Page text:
Chortle Student Comedy Award Final 2019 | Edinburgh Fringe review by Steve Bennett

Chortle Student Comedy Award Final 2019

Edinburgh Fringe review by Steve Bennett

If you’re under the impression that today’s generation of students are all delicate liberal snowflakes, Erika Ehler’s bruising set is an eye-opener.

She took this year’s Chortle Student Comedy Award title last night with a brutally uncompromising set. Her vicious, even horrific, material, made the audience gasp at her audacity and laugh at the sharply crafted jokes beneath in equal measure.

The shock comedy exposes darker thoughts but does not substitute shock for strong writing, which is a pitfall for many newer acts working in controversial territory.  She is a female, Canadian-Filipina Frankie Boyle with a biting wit and a confident deadpan that says ‘I’m in control of this’. 

The attitude shone in the highly-charged atmosphere of the final, with a raucous audience just the right side of rowdy, which host Mark Watson channelled well. The crowd were rewarded with eight of the top emerging comics in the UK. More often than not in competitions there are two clear tiers, those in with a shot and those who struggled – but everyone had a good gig here.

Second-placed Tom Short could not have been much further from Ehler in tone and content. He’s just a daft idiot mucking about, but the foolish persona belies the craft that’s gone into making his set.

He takes to the stage in a spangly jacket, dragging a suitcase, a cheap ‘wheel-of-fortune’ prop and a whiteboard explaining what each of the numbers correspond to. Give it a spin and the instruction might be for a joke, and anecdote or for him to do something that makes it harder for himself.

Tonight the randomiser gave him the chance to get out some withering material drawing on the shady reputation of his native Salford before getting more ridiculous. ‘Awkward silence’ came up as a category more than you might think, with his attempts to quell the audience doomed to fail. The urge to laugh is irresistible when you’re told you can’t. 

Short also ad-libbed some physical comedy with a woman in the front row, becoming a running joke in his stupidly entertaining set, which was loose but impressively thought-through. And, most crucially, hilarious.

The night started with Mamoun Elegab, who impressed with his chilled composure and a fascinating back-story that he’ll be mining for years. His uncle was a political prisoner in Sudan while Elegab himself has something of a sketchy past. 

The comic’s encounters with a schoolmate who juts happened to be a Muslim extremist provides fertile ground for comedy that looks at the people behind the headlines. It felt like we only got a tantalising glimpse of this perspective in a seven-minute set, making Elegab a comic who you’d like to hear more from.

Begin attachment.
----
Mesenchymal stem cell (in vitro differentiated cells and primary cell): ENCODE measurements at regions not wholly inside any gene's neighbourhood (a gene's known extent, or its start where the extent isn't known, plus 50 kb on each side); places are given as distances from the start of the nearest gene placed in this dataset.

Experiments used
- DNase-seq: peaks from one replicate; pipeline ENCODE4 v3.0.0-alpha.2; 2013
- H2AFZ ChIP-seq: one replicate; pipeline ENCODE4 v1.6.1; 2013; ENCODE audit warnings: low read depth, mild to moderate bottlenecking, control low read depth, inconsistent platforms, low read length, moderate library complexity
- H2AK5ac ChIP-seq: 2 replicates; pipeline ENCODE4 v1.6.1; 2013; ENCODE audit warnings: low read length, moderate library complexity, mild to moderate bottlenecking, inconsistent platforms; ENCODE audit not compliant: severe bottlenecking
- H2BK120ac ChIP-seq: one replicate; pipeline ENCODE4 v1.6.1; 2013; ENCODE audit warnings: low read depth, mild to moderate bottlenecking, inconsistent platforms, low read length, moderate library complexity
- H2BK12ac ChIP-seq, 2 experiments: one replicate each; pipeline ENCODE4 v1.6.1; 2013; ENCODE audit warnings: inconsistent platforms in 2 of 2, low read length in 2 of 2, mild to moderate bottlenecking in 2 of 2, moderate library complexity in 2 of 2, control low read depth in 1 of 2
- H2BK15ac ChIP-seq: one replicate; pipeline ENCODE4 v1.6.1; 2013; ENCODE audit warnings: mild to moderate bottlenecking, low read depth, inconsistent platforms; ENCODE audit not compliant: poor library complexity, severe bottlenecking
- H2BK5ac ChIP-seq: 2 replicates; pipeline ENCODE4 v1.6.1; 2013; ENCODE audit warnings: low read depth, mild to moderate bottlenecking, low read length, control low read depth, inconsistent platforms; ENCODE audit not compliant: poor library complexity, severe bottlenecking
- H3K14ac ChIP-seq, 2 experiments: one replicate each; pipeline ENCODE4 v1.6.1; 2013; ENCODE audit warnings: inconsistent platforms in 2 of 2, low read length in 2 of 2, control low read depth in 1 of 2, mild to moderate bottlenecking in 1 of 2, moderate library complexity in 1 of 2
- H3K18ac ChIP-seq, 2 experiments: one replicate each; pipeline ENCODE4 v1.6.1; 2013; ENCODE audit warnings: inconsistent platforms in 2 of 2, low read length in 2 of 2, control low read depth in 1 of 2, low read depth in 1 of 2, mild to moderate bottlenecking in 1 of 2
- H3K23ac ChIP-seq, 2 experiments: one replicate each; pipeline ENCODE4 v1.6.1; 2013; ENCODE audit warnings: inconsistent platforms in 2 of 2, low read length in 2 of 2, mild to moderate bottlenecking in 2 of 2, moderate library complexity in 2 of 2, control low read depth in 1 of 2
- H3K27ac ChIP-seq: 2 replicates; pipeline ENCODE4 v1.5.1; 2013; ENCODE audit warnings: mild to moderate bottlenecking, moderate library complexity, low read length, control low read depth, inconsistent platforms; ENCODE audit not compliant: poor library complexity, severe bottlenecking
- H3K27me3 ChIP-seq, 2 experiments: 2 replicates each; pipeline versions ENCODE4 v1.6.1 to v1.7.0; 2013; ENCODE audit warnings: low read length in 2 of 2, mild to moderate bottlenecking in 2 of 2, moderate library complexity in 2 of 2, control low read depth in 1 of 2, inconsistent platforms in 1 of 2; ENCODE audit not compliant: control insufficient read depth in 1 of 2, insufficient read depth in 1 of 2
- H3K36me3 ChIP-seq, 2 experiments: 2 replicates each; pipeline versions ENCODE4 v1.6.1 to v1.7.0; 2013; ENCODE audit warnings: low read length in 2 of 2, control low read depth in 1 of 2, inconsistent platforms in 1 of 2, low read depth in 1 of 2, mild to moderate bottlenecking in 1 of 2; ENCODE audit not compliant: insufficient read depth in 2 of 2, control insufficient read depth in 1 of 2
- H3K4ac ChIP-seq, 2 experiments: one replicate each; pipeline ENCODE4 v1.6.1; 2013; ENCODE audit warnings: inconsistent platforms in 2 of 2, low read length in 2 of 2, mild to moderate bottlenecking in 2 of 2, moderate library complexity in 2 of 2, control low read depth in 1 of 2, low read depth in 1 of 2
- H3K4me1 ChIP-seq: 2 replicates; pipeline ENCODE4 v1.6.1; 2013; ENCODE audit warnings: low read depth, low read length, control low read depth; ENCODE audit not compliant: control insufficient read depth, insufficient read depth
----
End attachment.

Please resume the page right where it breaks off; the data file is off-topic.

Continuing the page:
Finlay Christie does not benefit from such a unique background, being very self-aware that he’s a typical white lad, who just happens to look young. 

Yet from such an unprepossessing premise he’s crafted an elegant routine, from considering why being a boy is better than being a man – at least linguistically – to mocking himself for his archetypal behaviour. The material is relatively conventional, too, but smartly realised and delivered with a good sense of timing, including the nerve to hold a silence for maximum impact.

Inscrutable Rosa Handscomb projects an intriguing, offbeat, persona that’s impossible to get a handle on. She has a saxophone she barely uses, deploys blasts of sound to give her set some energy that ill-fits her more subdued vibe, and talks about very precise topics, such as a bizarrely-compiled booklet about safe spaces from her childhood that she completed even more weirdly. Her quiet eccentricity draws the audience in to material you won’t hear anywhere else.

Tim Thompson offers a clearer persona but equally detached from the majority. He’s intellectually superior, and knows it, but emotionally distant and racked by anxiety as he ponders the ‘crushing futility of human endeavour’ in his deadpan way. That makes him not as easy to warm to as some acts, but there is some strong writing here, even if the odd jokes is a bit too niche for a wider audience, such as a reference to SSRI without quite explaining it’s a type of antidepressant. But the jaded self-analysis works.

After Ehler and Short came Dan Allum-Gruselle, ostensibly fishing the same waters as Christie with jokes about looking young and witty deconstructions of English phrases. His writing is pin-sharp, and there are at least three common expressions you won’t hear in quite the same way again, having witnessed his forensic take on them, so memorable is his analysis. Fresh-faced and earnest, he is utterly at ease with his material and his persona and exudes an understated confidence.

Closing the show, Emman Idama is a more effervescent source of energy, just the thing to keep the spirits up. He opens with a couple of pat icebreakers about his Nigerian background and of being the only black kid in the small Irish town his family moved to. 
Mum is a die-hard Christian and Dad is a Muslim, which leads to a very entertaining tug-of-war with them vying to recruit young Emman to their cause. His act-out is lively, and with a slight twist as the two separate conversations suddenly become aware of each other. 

Wrapping up the set with another anecdote about navigating the racial minefield in the cinema where he used to work, Idama establishes himself as a warm, charming and thoroughly engaging performer.

Review date: 13 Aug 2019
Reviewed by: Steve Bennett
Reviewed at: Pleasance Courtyard

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